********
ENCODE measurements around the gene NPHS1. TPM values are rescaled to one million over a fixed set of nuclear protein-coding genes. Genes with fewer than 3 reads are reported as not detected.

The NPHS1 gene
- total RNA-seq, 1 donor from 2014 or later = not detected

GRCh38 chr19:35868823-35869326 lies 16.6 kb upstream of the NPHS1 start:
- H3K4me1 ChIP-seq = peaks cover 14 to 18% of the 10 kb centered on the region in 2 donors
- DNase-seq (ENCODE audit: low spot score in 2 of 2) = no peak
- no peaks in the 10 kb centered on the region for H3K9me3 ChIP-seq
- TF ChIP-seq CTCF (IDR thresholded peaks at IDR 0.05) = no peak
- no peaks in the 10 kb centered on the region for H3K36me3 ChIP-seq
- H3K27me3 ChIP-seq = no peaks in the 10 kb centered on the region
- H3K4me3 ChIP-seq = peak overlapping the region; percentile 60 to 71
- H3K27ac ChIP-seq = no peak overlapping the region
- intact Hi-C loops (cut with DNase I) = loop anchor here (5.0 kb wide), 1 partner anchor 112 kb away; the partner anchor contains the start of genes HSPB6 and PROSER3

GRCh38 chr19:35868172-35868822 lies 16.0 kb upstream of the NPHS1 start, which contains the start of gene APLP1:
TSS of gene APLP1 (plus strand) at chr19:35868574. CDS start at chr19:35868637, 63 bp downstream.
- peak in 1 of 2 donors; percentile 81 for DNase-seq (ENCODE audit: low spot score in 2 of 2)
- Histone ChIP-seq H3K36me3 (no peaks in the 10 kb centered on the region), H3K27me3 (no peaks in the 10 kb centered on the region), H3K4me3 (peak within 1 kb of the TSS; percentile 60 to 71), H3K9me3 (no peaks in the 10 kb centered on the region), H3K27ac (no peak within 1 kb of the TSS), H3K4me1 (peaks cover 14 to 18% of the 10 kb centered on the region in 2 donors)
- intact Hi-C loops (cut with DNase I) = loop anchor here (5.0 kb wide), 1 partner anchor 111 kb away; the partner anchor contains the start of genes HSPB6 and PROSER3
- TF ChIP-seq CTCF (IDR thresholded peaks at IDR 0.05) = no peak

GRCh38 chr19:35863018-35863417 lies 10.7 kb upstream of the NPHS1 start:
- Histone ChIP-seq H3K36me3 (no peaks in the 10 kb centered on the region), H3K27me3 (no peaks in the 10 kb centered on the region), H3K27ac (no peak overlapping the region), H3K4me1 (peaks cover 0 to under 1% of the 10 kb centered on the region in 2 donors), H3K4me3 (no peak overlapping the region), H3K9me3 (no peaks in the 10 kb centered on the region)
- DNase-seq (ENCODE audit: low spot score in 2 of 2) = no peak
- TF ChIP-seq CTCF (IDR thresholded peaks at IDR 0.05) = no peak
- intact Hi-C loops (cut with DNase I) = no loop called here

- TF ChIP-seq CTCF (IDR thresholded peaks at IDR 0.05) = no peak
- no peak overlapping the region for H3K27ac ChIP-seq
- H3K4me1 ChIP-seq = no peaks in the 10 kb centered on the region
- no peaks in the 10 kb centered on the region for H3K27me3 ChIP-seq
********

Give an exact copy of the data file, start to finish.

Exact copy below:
ENCODE measurements around the gene NPHS1. TPM values are rescaled to one million over a fixed set of nuclear protein-coding genes. Genes with fewer than 3 reads are reported as not detected.

The NPHS1 gene
- total RNA-seq, 1 donor from 2014 or later = not detected

GRCh38 chr19:35868823-35869326 lies 16.6 kb upstream of the NPHS1 start:
- H3K4me1 ChIP-seq = peaks cover 14 to 18% of the 10 kb centered on the region in 2 donors
- DNase-seq (ENCODE audit: low spot score in 2 of 2) = no peak
- no peaks in the 10 kb centered on the region for H3K9me3 ChIP-seq
- TF ChIP-seq CTCF (IDR thresholded peaks at IDR 0.05) = no peak
- no peaks in the 10 kb centered on the region for H3K36me3 ChIP-seq
- H3K27me3 ChIP-seq = no peaks in the 10 kb centered on the region
- H3K4me3 ChIP-seq = peak overlapping the region; percentile 60 to 71
- H3K27ac ChIP-seq = no peak overlapping the region
- intact Hi-C loops (cut with DNase I) = loop anchor here (5.0 kb wide), 1 partner anchor 112 kb away; the partner anchor contains the start of genes HSPB6 and PROSER3

GRCh38 chr19:35868172-35868822 lies 16.0 kb upstream of the NPHS1 start, which contains the start of gene APLP1:
TSS of gene APLP1 (plus strand) at chr19:35868574. CDS start at chr19:35868637, 63 bp downstream.
- peak in 1 of 2 donors; percentile 81 for DNase-seq (ENCODE audit: low spot score in 2 of 2)
- Histone ChIP-seq H3K36me3 (no peaks in the 10 kb centered on the region), H3K27me3 (no peaks in the 10 kb centered on the region), H3K4me3 (peak within 1 kb of the TSS; percentile 60 to 71), H3K9me3 (no peaks in the 10 kb centered on the region), H3K27ac (no peak within 1 kb of the TSS), H3K4me1 (peaks cover 14 to 18% of the 10 kb centered on the region in 2 donors)
- intact Hi-C loops (cut with DNase I) = loop anchor here (5.0 kb wide), 1 partner anchor 111 kb away; the partner anchor contains the start of genes HSPB6 and PROSER3
- TF ChIP-seq CTCF (IDR thresholded peaks at IDR 0.05) = no peak

GRCh38 chr19:35863018-35863417 lies 10.7 kb upstream of the NPHS1 start:
- Histone ChIP-seq H3K36me3 (no peaks in the 10 kb centered on the region), H3K27me3 (no peaks in the 10 kb centered on the region), H3K27ac (no peak overlapping the region), H3K4me1 (peaks cover 0 to under 1% of the 10 kb centered on the region in 2 donors), H3K4me3 (no peak overlapping the region), H3K9me3 (no peaks in the 10 kb centered on the region)
- DNase-seq (ENCODE audit: low spot score in 2 of 2) = no peak
- TF ChIP-seq CTCF (IDR thresholded peaks at IDR 0.05) = no peak
- intact Hi-C loops (cut with DNase I) = no loop called here

- TF ChIP-seq CTCF (IDR thresholded peaks at IDR 0.05) = no peak
- no peak overlapping the region for H3K27ac ChIP-seq
- H3K4me1 ChIP-seq = no peaks in the 10 kb centered on the region
- no peaks in the 10 kb centered on the region for H3K27me3 ChIP-seq